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  1. This recipe sounds amazing! Thank you so much! I only have one question before I make these, are you using fed or discarded starter in these? Thank you again for this awesome recipe.. The tips you included are extremely helpful.

  2. I am so thrilled that I stumbled onto your blog. I’ve already “evernoted” lots of your recipes to try later. Last night I made these tortillas. My husband wouldn’t stop gushing at how tasty they were. My only question is, how did you get yours to roll out so nicely? Mine cracked at the edges. I followed your recipe exactly. I had the temptation to add more water, but I didn’t. I’d appreciate your advice. Thanks again! I look forward to following you!

    1. Well I’m glad you’ve found so many recipes you’re excited to try Margo! I would absolutely add in a bit more water if you find that you need it (which it sounds like that’s the case.) Flour is always hard to exactly measure so that’s probably all it is.

  3. This was an interesting read.. I guess I never thought of using sourdough starter. I am hispanic and always grew up making and eating these. Never used butter before and only rested for 10 minutes (made without the starter) and used baking powder. This was our bread growing up and i make them several times a week. My family has never had store bought except at school or someones home. I use a comal and the number on my stove has to be at 4 1/2. I will definitely save this recipe for the future 🙂

    1. Thank you for such useful tips! I’m going to definitely have to try the shorter rest period (it’s so hard to wait!! 🙂 )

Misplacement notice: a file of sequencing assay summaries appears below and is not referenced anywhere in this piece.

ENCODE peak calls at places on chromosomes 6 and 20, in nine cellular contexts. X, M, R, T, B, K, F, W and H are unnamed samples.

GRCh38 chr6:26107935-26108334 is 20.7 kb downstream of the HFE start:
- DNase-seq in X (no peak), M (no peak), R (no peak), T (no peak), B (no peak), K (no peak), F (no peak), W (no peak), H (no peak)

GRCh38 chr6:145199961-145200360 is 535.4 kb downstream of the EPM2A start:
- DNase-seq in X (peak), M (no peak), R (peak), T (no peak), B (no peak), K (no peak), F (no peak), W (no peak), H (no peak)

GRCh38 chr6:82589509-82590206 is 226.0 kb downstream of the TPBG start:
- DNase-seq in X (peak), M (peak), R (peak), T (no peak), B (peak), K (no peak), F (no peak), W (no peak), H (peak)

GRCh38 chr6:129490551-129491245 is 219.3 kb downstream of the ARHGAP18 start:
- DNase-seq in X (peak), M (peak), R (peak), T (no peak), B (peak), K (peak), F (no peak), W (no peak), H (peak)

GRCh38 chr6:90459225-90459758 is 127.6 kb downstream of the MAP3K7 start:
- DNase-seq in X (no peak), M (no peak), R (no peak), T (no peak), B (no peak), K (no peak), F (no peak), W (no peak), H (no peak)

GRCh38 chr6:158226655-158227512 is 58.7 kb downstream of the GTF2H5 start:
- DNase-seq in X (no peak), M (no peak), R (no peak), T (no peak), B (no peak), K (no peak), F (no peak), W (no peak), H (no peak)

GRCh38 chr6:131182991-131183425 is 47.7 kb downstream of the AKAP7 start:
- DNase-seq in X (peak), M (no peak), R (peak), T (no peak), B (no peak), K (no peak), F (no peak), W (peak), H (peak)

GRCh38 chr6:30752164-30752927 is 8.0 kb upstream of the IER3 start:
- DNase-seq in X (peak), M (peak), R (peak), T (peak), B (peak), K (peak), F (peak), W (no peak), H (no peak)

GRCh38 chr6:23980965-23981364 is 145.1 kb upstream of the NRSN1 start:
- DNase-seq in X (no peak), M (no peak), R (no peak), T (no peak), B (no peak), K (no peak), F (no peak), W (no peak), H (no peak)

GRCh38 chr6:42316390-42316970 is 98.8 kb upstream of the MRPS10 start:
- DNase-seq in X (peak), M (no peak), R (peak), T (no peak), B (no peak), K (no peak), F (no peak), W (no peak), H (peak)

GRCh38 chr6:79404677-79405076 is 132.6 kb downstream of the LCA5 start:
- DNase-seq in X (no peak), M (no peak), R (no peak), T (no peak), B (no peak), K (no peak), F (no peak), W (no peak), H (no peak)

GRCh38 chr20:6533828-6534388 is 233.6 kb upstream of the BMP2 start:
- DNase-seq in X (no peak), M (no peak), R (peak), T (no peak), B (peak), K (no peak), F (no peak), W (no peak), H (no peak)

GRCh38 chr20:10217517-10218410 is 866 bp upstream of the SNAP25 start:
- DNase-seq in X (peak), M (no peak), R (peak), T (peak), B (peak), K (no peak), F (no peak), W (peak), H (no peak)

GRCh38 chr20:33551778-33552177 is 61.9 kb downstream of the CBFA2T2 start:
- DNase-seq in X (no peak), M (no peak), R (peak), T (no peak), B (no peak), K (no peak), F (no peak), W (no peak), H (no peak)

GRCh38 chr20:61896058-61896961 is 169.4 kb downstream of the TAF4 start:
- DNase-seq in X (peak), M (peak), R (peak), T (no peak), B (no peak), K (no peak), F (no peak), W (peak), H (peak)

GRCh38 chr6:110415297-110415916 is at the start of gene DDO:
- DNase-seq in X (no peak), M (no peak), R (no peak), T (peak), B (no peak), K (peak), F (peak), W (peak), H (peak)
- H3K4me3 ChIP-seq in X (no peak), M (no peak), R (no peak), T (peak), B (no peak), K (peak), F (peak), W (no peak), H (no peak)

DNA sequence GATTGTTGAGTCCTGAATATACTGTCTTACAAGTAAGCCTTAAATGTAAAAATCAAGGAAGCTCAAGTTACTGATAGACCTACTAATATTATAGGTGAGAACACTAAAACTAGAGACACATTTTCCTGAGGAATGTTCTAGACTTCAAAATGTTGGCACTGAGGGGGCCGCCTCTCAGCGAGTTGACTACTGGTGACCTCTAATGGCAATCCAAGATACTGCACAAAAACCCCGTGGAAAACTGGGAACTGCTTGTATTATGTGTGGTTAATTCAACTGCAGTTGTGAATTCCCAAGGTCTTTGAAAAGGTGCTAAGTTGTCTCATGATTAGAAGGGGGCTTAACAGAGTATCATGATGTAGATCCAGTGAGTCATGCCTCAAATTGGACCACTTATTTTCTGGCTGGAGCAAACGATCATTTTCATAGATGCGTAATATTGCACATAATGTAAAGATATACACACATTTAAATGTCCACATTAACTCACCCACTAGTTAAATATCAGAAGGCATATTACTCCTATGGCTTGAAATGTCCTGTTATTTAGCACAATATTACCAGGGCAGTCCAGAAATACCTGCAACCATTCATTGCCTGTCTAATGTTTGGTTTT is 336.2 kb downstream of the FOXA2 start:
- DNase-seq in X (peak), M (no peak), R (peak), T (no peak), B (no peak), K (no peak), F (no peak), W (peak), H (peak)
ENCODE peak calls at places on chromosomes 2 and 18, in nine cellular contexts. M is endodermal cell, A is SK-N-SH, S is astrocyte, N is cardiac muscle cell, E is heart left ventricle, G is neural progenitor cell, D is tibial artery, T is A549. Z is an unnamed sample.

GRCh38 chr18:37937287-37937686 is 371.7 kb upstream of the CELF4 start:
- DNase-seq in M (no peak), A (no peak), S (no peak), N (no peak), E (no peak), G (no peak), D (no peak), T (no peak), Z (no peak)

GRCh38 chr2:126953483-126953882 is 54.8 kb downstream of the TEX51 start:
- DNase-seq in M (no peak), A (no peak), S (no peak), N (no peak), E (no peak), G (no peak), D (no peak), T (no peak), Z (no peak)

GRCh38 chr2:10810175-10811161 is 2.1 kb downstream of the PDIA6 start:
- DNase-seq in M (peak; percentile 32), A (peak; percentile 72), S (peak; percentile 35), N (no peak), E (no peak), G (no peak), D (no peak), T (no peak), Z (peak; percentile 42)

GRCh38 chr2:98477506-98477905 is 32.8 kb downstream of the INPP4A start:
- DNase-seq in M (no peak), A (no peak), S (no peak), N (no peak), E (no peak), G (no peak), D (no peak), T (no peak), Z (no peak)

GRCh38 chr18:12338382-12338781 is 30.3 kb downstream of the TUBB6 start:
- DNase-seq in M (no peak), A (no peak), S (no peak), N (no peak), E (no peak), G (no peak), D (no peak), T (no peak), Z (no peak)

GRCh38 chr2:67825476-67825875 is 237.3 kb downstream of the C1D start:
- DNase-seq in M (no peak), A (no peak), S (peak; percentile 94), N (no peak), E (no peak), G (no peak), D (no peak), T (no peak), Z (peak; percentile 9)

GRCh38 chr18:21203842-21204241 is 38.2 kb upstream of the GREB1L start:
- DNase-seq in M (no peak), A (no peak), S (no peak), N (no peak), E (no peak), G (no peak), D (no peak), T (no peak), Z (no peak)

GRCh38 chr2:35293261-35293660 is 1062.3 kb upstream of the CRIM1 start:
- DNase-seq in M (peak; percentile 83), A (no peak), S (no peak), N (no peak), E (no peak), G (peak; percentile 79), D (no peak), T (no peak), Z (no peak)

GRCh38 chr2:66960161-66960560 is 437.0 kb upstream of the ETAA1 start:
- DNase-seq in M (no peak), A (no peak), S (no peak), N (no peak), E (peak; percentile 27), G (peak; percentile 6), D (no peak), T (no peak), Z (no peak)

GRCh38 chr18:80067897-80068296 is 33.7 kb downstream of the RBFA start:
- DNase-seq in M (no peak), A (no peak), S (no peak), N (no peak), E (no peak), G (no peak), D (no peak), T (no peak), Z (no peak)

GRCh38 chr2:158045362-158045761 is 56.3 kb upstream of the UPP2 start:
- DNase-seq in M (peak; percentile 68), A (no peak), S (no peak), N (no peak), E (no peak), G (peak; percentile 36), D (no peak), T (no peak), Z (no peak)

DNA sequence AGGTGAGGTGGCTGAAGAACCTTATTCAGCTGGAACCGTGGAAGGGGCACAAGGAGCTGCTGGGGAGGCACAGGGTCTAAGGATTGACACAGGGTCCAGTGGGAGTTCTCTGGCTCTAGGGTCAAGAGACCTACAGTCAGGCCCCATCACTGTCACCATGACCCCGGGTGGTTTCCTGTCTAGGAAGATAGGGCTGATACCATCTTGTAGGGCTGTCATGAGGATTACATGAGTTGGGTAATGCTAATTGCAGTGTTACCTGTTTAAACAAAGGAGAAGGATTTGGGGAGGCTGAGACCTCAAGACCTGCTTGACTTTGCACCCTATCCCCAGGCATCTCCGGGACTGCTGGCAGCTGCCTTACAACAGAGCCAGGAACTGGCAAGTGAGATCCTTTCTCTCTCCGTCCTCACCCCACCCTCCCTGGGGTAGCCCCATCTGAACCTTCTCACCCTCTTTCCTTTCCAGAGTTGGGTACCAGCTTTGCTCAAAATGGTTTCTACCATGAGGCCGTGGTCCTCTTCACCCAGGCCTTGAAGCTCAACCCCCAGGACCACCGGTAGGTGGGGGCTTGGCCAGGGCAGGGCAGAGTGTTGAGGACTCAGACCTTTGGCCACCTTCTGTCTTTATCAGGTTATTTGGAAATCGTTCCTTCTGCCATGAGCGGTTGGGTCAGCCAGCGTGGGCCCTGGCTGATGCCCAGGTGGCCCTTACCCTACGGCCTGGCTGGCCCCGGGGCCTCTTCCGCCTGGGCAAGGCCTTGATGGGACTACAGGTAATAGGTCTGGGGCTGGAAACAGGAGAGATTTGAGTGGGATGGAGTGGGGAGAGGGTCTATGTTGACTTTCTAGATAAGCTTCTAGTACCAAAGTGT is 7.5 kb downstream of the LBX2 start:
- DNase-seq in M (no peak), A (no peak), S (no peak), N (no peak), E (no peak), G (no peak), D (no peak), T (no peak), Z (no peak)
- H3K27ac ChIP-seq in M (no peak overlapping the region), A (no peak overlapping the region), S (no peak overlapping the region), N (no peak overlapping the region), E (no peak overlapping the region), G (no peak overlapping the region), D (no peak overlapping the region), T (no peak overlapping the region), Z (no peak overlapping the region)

4. For Gluten-Free: Once you mix the dough, cover the dough in the bowl and let it sit on the counter for 8 + hours or overnight (long enough to let the flour added in the recipe to ferment/sour). It is my understanding that true sourdough is gluten-free, because the good bacteria in it consumes the gluten from the grain/flour during the fermenting process.

    1. I haven’t. (They never last that long 🙂 ) But if you try and it works out please let us know! Thanks!

  5. Oh, thank you for the “print” button! that is so much tidier than my copy and paste methods!

  6. Just made these and the results are fantastic, soft and tasty tortillas! Thanks for sharing your recipe!

  7. Note: A reader on Facebook asks if I know of a variation without sourdough and here’s my answer in case it would be helpful to anyone else: “Well since sourdough starter is only flour and water and mine is at 75% hydration, I’m thinking you could do 1/2 c. MORE flour and 1/4 c. MORE water and probably would turn out fine. I think then when you’re working with the dough, you’ll know if that’s off and you need to add in a bit more flour or water from there to adjust the consistency to one preferable for rolling.”

  8. Thank you so much for sharing what each fat does! How did I get to be this old and not know that? This is a definite keeper for me; we eat a lot of tortillas and the brand we have been buying changed recipes and they are just awful now. Thanks again for sharing.

  9. Well I am too huge lover of sourdough and lard 🙂 this is first recipe I found using sourdough for tortillas. I was wondering though if 30 min is enough rest? I made my own sourdough starter a year ago. I have both white and rye/wholemeal. In the winter started needs few hours min to raise bread. Now since tortillas are not actually risen very well I suppose half an hour could do.
    Can you tell what kind of sourdough starter are you using?
    Is it home catch wild yeast or store bought starter?
    Thx a bunch

    1. I usually do longer than 30 minutes actually (I get busy and forget to go back 🙂 ) but 30 min. seems to be the standard minimum to get the sourdough working. You could always go longer. My yeast is wild, so sorry I can’t make a recommendation.